A microscope is probably the most well-know and well-used research tool in biology and its related disciplines. Generally they are classified into several different classes based on what interacts with sample under study to generate the desired visible image. For instance, there are three types of microscopes such as optical microscopes (light microscope or compound microscope), electron microscope and scanning probe microscope that employ light (photons), electrons and a probe respectively. In this case, the light microscope is so called because it relies on visible light to produce the viewed image.
Unfortunately, majority of people under certain academic programs including teachers are not fully aware of some of the wide range of features and that come with the different light microscope types. This can be blamed on the increasing cost of light microscopes based on their versatility and quality. The following are four major types of such a microscope that perhaps you never knew exist.
Bright Field Microscope
This is the commonest type of light microscope that’s most likely to be found in many classrooms because it is relatively handy and affordable. Basically, light from a source is directed towards a lens located beneath the stage where you mount your specimen. This lens is referred to as a condenser. The condenser then focuses the light to the objective lens then through to the magnifying lens and finally to the eyepiece. Some of the organisms that can be viewed using bright field light microscope include paramecium. However, it is quite difficult to see living bacteria with such a microscope.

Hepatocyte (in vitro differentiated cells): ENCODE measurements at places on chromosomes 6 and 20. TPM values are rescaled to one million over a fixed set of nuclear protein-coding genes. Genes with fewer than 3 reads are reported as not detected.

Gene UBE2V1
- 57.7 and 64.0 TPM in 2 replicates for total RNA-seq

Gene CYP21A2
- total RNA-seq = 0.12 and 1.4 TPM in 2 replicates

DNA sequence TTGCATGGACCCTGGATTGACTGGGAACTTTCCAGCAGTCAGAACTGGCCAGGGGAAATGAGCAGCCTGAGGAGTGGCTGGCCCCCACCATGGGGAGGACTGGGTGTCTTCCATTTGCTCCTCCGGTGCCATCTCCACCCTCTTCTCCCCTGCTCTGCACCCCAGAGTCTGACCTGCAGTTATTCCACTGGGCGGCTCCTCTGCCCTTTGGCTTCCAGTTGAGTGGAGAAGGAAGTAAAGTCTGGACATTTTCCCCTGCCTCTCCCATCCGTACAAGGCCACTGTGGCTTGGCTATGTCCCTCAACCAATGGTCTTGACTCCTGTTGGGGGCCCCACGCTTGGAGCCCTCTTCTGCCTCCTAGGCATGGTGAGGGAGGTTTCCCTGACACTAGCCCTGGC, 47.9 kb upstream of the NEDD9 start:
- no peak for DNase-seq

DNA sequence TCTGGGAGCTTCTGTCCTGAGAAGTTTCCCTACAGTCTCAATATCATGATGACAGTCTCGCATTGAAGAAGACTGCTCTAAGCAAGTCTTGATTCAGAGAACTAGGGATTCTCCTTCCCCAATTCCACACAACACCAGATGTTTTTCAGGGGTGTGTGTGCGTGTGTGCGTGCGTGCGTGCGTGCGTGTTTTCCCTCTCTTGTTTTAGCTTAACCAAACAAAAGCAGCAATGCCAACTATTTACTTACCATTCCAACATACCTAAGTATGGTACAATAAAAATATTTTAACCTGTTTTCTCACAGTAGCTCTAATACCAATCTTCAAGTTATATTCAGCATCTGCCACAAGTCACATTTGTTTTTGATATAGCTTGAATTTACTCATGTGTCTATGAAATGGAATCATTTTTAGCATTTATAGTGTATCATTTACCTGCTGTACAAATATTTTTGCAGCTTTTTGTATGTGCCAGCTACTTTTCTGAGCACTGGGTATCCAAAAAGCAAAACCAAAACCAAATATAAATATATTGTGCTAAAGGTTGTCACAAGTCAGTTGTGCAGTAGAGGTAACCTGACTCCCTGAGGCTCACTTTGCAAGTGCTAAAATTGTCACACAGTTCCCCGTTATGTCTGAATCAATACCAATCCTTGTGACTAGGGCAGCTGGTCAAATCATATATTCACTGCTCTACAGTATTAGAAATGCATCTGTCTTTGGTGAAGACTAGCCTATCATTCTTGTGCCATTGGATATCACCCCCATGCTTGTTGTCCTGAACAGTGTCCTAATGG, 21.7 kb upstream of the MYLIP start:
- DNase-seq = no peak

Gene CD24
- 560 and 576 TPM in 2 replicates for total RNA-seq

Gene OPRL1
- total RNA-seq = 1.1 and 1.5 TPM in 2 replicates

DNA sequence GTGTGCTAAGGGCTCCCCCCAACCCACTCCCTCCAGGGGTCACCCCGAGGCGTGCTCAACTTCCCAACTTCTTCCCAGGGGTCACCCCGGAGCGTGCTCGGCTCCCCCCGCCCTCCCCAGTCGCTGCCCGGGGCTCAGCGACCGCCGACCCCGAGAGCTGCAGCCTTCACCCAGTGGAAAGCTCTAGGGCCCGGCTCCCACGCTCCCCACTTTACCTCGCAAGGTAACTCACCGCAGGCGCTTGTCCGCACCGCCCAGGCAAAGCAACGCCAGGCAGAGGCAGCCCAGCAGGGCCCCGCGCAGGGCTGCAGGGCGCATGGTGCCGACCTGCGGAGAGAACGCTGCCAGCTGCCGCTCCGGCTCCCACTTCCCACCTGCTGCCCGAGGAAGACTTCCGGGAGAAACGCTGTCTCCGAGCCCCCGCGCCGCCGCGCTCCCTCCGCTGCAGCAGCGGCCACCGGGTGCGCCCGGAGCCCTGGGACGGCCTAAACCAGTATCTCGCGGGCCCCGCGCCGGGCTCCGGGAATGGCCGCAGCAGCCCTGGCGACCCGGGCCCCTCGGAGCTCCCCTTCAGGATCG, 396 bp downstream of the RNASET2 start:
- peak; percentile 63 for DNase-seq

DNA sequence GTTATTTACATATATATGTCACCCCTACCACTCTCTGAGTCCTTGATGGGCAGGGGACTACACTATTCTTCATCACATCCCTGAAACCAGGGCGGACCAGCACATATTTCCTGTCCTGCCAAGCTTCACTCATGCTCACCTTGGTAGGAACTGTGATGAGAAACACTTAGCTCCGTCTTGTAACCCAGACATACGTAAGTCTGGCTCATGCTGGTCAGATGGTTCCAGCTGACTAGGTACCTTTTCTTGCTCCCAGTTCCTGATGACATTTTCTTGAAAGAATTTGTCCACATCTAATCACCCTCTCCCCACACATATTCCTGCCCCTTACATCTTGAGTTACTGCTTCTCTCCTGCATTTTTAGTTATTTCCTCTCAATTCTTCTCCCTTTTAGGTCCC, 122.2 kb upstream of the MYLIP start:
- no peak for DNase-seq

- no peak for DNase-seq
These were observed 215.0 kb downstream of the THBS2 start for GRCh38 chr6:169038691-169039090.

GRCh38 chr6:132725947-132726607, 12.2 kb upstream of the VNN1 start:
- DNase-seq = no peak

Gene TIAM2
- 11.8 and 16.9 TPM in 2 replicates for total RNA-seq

Dark Field Microscope
Although this type of a light microscope is rare, it plays a big role in some biological researches. It requires that before viewing the sample with this type of a microscope you must place an opaque disc at the bottom of the condenser lens. Unlike the case with bright field microscopes, the light doesn’t pass through the sample under study to but instead it comes from scattered particles included in the specimen. Ideally, it is very easy to convert bright field microscopes into a dark field microscope by simply fitting opaque discs beneath the condenser lens. Also, you have to modify your specimen by including some recommended light scattering particles.
Phase Contrast Microscope
According to a recent research, Phase contrast microscopes are considered as the best types of compound microscopes which are typically used to carry out an examination of biological tissue. Basically, this type of a light microscope alter the light’s wavelength to increase the view of the specimen under study. For instance, it is equipped with a phase plate that increase the wavelength of light by about half a wavelength. As a result, the specimen being viewed appears like a dark object, nonetheless extremely clear when viewed.
Nomarski Microscopes have emerged as the most technologically advanced type of a light microscope with the ability to give a 3 dimensional image of the specimen unlike the one you would obtain by using the above mentioned types. It operates by passing light via a polarizer that produces light waves vibrating in single planes. The resultant light is then passed through a prism that before passing it through the condenser.